Ever wondered about the legality of a K-9 search?
The Fourth Amendment of the Constitution guards against unreasonable search and seizures. In providing individuals' protection, it also requires search warrants be supported by probable cause. This probable cause they speak of "exists when reasonably trustworthy facts and circumstances within the knowledge of the officer on scene would lead a man of reasonable prudence to believe that the instrumentality of a crime or evidence of a crime will be found." McNairy v. State, 835 S.W.2d 101 (Tex.Cr.App. 1991). To put it simply, the police officers have to have pretty solid knowledge that something strange is going on. And these restrictions on investigative searches allow for the protection of our privacy.
Big round of applause for the Fourth Amendment!
But now having that knowledge, it may come as bit of a surprise to find out that having a trained K-9 sniff the outside of a vehicle is not considered a "search" within the meaning of the Fourth Amendment. Mohmed v. State, 977 S.W.2d 624 (Tex.App.—Fort Worth 1998, pet. ref' ). Thus, the Fourth Amendment does not protect it! I know what you're thinking: How can a dog have the right to determine what is inside a vehicle if the police, at the time, don't have the right to know?
There are different ways in which a trained K-9 can tell the police what is inside your property without them ever having probable cause.
One way is if a trained K-9 is simply walking by, let's say at an airport while you're standing in line, an alert to your bags can allow police to then search your belongings. This is because trained K-9 searches are considered sui generis. Illinois v. Caballes, 125 S.Ct. 834 (2005). This Latin phrase means that a K-9 search is in a category all on its own because it only discloses the presence of narcotics. Because it only determines the presence of narcotics, and it is not invasive, it is allowed without a warrant or probable cause.
The second way a dog can give police permission to search inside your property deals specifically with vehicles. Timing becomes a big factor when determining whether a K-9 sniff around a vehicle violates an individual's Fourth Amendment rights. We've already established that a K-9 sniff is not considered a search violating an individual's rights. But the stopping of a vehicle constitutes a "seizure." State . Sanchez, 856 S.W.2d 166 (Tex.Cr.App. 1993). If the police keep you "seized" for an unreasonable amount of time waiting for a K-9 unit, it becomes an investigatory vehicle stop instead of a run-of-the mill traffic stop.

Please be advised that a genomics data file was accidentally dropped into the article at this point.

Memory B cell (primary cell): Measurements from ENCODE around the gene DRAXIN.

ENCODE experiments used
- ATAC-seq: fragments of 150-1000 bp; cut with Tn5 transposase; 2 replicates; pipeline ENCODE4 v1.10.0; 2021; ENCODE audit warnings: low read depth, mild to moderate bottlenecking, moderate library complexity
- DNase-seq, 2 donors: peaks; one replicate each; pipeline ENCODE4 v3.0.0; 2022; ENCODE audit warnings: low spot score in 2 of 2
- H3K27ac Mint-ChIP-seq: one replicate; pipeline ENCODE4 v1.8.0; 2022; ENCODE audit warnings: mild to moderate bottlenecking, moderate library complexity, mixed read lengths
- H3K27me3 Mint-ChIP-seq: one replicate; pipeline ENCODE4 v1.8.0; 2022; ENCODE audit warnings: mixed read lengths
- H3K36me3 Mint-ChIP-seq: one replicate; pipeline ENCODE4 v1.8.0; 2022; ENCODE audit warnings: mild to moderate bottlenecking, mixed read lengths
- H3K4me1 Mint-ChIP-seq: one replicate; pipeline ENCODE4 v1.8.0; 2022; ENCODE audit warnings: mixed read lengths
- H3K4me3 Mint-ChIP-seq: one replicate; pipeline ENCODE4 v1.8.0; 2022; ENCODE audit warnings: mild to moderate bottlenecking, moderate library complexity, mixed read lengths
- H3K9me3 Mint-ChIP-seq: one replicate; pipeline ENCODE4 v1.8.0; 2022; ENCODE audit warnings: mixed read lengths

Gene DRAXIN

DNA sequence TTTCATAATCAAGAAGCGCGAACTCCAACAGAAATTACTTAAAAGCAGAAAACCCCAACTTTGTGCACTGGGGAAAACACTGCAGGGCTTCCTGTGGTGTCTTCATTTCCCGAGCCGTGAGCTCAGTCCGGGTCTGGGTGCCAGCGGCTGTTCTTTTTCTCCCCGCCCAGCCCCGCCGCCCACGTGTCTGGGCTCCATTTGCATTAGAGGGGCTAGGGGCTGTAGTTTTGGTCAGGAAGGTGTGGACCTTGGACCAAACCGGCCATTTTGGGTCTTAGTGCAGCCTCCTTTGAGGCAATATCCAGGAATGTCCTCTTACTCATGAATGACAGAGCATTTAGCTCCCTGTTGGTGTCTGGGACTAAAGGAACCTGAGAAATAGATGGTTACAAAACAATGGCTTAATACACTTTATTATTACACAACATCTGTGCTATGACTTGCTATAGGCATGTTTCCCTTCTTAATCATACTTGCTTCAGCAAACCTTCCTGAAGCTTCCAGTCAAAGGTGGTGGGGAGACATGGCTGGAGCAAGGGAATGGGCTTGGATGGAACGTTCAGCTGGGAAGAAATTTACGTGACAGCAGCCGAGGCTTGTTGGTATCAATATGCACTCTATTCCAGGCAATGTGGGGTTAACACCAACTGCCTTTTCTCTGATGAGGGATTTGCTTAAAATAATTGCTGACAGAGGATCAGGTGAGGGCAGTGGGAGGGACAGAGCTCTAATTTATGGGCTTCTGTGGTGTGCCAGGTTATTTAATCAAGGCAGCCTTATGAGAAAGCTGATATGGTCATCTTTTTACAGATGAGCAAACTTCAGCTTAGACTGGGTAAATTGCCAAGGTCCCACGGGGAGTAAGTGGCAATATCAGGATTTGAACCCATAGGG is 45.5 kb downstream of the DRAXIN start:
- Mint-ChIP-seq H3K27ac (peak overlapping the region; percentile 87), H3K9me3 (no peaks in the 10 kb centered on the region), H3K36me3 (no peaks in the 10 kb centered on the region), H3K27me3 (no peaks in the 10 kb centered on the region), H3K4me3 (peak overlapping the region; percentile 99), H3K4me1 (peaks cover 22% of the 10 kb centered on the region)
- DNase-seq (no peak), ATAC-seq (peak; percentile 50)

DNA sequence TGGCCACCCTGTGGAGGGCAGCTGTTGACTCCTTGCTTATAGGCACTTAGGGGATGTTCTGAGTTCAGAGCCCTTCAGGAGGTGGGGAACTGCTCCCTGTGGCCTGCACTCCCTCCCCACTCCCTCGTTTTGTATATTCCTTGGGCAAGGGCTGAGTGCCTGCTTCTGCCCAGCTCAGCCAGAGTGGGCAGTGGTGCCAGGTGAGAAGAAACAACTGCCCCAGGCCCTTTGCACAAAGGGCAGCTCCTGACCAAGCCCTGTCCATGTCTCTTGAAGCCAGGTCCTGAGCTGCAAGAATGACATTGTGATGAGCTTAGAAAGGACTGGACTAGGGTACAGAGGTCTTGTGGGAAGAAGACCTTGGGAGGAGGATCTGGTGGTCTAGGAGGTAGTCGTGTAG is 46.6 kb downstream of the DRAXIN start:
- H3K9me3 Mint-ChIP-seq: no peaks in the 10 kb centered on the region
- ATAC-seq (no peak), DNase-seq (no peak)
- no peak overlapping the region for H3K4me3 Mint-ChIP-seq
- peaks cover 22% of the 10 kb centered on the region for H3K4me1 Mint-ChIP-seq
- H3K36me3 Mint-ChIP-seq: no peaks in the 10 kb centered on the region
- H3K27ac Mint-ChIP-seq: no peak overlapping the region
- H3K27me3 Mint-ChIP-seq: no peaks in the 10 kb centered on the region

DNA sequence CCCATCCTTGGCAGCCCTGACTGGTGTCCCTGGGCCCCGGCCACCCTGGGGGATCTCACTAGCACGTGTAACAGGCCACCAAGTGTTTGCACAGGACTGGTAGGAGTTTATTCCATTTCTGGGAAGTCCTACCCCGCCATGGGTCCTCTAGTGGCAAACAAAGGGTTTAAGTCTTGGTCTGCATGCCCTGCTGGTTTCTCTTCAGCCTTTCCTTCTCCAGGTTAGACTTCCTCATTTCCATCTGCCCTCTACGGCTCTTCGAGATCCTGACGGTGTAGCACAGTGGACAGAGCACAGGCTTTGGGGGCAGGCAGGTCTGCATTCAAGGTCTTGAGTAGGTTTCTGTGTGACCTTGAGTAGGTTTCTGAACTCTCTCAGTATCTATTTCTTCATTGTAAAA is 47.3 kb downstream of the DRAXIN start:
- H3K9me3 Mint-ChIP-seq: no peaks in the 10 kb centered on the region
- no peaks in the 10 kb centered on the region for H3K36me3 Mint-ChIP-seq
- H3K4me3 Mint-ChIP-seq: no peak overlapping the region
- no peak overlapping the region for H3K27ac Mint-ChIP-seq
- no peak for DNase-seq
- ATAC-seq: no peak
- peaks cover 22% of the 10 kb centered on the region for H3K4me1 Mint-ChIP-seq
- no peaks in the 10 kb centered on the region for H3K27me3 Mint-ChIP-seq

This makes a world of difference!
In order for the police to conduct an investigatory vehicle stop, it needs to be because the police have reasonable suspicion. Reasonable suspicion can be established by an anonymous tip or circumstances approaching the vehicle, such as the odor of marijuana. Mohmed, 977 S.W.2d 624.
Reasonable suspicion = temporary detention and "seizure" allowed.
No reasonable suspicion = no time to allow the dogs to come in.
Another hiccup in the process is the distinction between an "alert" and an "interest" by the K-9. An alert by a trained K-9, as mentioned above, allows a police to search your property. An officer needs to be able to identify and articulate specific, reasonable examples to satisfy a trained K-9 action as a valid alert. And despite the need for the officer to confirm the alert, it can simply be the dog's change in behavior, not necessarily a bark or point.
K-9 searches are a tricky thing. Think of them as a member of the police force with an incredibly good sense of smell. The police sniffing around your car isn't unconstitutional and neither is man's best friend.